You know that feeling when you’re doing something or being somewhere and your heart’s just not in it? It might be your job, your relationship, a family event or a social gathering. Whatever it is, you know deep down that you don’t really want to be there but, you felt like you had to do it because that’s what everyone else was doing. You felt like you didn’t have any other options. You felt like you just couldn’t say no. So, there you are, in that icky situation and you’re feeling… strong, capable, empowered, resilient? Of course not, you probably feel the opposite of all those things. You feel irritable, weak, trapped and maybe even like the slightest challenge could tip you over the edge. This is the opposite of resilience and it’s what you experience when you follow the crowd, instead of following your truth. Resilience isn’t just about how you think and how you handle your emotions. It’s also about authenticity, it’s about how true you are, to you.

Why we choose the crowd over our truth

There are many things that we could say no to but, we don’t because we’d rather follow the crowd. We might think they are just small things – like going to social gatherings with people we don’t really connect with or, wearing clothes that are popular even though we don’t feel comfortable in them. The problem is, we do these small things repeatedly and the negative effects compound as we get further and further from our truth.

We do this because we don’t want to be the odd one out, we don’t want to disappoint people, to be judged and rejected by them. If we’re not with the crowd then we’re alone, this triggers our primal conditioning that wants us to be part of a community as a matter of survival. When we lived out in the wilderness we would never survive alone, we’d literally be at risk of dying. The reality in the modern world is that we can walk alone and we won’t die but, that doesn’t mean we don’t have a deep desire to feel ‘part of something’, to feel like we ‘belong’, to feel like we’re accepted and included. Relationships are critical to our wellbeing and if we walk alone we will feel fear, shame and guilt as warnings that we may lose those relationships. Unsurprisingly, we’d rather avoid that. So, instead of saying ‘no’ to things we don’t really want to do or saying ‘yes’ to who we really are, we begrudgingly continue to follow the crowd.

Daring to walk alone also has its challenges, the solo path is far from rosy. If we choose it, we may avoid the resentment of doing things we don’t want to do, but we do pick up the guilt for saying ‘no’. Whilst that might not sound much better, Dr Gabor Maté advises: ‘if you have to chose between guilt and resentment, choose guilt every time’. His book ‘When The Body Says No’ explores the long term, detrimental health impacts of people living inauthentically, pleasing others all the time instead of themselves and hiding their true feelings. A series of chronic illnesses result because if you don’t say no, your body will.

In addition, the more we do things we don’t want to do, the more unhappy we are, the more we engage in behaviours like addictions and overly hedonistic pursuits to try and make ourselves feel better. These behaviours can cause us physical harm and keep us away from deeper wellbeing, health, resilience and fulfilment.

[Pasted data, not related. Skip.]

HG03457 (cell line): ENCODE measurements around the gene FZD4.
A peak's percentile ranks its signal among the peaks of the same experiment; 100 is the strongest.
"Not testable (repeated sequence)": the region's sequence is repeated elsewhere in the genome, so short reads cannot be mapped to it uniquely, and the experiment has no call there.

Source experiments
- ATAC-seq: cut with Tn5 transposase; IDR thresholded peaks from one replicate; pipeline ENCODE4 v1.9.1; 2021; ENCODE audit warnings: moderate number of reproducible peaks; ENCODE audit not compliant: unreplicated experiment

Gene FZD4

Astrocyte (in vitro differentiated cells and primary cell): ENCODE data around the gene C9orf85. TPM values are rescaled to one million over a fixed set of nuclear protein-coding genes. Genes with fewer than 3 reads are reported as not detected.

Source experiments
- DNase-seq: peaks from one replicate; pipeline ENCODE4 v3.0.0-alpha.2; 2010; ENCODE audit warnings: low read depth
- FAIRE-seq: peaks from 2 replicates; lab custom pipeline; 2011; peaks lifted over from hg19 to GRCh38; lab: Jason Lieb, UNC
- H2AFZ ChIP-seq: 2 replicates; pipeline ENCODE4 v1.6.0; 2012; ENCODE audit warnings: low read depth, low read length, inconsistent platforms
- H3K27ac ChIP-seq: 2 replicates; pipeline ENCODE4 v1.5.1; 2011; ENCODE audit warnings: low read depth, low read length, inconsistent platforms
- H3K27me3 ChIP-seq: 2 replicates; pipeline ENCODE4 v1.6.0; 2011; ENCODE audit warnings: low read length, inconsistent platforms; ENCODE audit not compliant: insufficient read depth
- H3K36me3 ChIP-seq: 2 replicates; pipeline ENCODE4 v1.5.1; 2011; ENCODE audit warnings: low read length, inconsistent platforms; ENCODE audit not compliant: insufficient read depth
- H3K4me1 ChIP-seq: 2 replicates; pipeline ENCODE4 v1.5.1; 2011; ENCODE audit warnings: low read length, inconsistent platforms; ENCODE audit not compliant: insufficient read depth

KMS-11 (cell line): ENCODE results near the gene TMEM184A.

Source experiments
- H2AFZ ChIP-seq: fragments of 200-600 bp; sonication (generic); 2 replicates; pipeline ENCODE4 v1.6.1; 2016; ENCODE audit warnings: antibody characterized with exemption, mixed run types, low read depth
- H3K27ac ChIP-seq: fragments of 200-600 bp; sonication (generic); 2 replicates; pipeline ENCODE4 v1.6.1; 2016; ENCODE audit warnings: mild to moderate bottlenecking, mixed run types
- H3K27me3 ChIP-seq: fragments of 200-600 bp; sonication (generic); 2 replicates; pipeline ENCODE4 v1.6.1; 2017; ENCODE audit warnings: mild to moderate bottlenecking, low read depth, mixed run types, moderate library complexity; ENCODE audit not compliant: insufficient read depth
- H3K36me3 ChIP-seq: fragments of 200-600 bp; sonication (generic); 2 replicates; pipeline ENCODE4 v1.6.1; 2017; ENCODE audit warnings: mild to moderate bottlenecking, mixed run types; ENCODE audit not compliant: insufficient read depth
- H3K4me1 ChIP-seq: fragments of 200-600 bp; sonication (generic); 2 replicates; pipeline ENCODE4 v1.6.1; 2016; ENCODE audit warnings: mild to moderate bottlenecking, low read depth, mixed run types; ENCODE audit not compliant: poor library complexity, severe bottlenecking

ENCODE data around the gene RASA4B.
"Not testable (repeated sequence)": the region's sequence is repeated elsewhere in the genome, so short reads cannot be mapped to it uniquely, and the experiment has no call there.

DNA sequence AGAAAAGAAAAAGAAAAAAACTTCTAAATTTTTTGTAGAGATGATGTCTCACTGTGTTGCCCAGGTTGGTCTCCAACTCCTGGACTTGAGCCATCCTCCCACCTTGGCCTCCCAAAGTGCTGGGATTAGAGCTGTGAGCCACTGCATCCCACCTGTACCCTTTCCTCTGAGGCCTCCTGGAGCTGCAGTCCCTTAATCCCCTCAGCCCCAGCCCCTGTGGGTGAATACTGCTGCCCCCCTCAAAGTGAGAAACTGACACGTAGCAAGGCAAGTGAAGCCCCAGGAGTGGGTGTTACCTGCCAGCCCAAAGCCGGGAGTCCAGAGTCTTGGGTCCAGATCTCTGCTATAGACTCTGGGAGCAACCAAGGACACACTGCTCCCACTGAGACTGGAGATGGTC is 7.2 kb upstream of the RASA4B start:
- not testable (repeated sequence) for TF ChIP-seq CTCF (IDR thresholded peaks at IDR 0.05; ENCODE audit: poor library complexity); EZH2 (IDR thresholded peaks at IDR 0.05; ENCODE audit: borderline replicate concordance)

What’s the other option?

To be brave and say ‘no’.

There’s nothing more to it. Where the body goes, the mind follows. The more I say no and move my body into doing something authentic instead of following the crowd, my mind becomes less resistant as it learns that not only is it OK to do that, it’s critical to my own wellbeing and happiness.

Dr Lehan Stemmet’s TEDx talk on resilience is full of gems, one in particular really resonated with me as I feel I have lived it myself – and that is that resilient people turn Maslow’s hierarchy on its head. Rather than working their way up through physical health, relationship and safety needs, they head straight for the top and seek self-actualisation. To me, this is living as your most authentic self, doing what you’re most inspired and compelled to do. It’s following your truth, instead of the crowd.

Another angle as described by Dr John Demartini, is that people who live in accordance with their true values (i.e. not to the values of the crowd) are the most capable of handling challenges. They are more resilient. I’ve also noticed this in my life. When I’m doing what I love, I unleash a new level of inner strength.

And there’s another bonus

Being more resilient is a huge gift that comes with authentic living, but there’s, even more, to be gained from following your truth instead of following the crowd. When you align with your truth, you open up to more flow, connection, ideas, productivity, creativity and energy. You might be surprised what you start being capable of. As an example, it can often take me ages to come up with a blog idea and content. But this one? It flowed through me effortlessly on a train ride home, where I was riding away from something that I didn’t want to do, and I’d had the courage to say no to. Instead of being drained by spending time doing something with the crowd, I took the solo path of my own truth and put myself in alignment. Not only does that feel superb, but it gets great results. I want more of that. Do you? If so, you know what to do.

About the author: Pinky Jangra


‘We Are The Positive Psychology People’

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